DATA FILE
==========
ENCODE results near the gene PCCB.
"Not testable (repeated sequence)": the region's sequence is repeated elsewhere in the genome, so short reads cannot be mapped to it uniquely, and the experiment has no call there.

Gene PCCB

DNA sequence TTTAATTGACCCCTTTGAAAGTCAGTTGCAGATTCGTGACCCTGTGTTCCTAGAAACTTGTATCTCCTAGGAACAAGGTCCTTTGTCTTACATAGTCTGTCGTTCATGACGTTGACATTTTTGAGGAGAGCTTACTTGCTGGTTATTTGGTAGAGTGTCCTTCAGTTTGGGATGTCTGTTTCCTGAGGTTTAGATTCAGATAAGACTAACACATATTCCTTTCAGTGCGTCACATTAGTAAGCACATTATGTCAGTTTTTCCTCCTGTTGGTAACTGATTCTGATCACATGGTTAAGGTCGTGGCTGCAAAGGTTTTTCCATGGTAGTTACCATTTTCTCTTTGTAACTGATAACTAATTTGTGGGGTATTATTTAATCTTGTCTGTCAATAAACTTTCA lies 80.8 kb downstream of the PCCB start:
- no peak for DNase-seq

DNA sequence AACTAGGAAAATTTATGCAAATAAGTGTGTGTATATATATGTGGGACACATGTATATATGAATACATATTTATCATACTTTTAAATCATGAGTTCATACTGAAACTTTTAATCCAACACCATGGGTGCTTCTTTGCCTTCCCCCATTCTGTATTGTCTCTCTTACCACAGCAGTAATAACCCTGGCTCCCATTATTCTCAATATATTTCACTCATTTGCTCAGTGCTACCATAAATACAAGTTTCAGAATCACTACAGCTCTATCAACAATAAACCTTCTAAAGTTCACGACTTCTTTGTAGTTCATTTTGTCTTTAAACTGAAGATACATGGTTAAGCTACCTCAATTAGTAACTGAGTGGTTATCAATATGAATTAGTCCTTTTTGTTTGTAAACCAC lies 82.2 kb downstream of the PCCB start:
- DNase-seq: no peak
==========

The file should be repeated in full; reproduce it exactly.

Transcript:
ENCODE results near the gene PCCB.
"Not testable (repeated sequence)": the region's sequence is repeated elsewhere in the genome, so short reads cannot be mapped to it uniquely, and the experiment has no call there.

Gene PCCB

DNA sequence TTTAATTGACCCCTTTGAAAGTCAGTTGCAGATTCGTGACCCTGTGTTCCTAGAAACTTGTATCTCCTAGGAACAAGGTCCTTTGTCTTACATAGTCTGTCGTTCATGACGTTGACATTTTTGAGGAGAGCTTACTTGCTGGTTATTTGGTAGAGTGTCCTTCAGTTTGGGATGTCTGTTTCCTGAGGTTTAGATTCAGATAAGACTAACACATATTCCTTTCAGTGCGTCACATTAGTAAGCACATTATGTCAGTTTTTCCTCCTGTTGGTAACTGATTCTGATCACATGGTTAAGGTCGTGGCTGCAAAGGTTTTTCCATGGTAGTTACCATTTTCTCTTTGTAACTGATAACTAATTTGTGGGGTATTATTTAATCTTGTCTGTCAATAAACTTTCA lies 80.8 kb downstream of the PCCB start:
- no peak for DNase-seq

DNA sequence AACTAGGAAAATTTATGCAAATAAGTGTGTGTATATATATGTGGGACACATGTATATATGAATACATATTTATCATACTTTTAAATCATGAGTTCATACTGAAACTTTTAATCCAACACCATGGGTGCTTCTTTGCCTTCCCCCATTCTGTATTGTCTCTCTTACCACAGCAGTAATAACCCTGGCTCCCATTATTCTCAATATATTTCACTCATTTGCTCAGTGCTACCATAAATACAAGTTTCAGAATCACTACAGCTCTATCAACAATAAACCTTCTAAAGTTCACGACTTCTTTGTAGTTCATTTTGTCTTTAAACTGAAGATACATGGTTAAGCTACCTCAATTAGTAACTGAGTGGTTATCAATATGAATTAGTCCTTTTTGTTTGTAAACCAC lies 82.2 kb downstream of the PCCB start:
- DNase-seq: no peak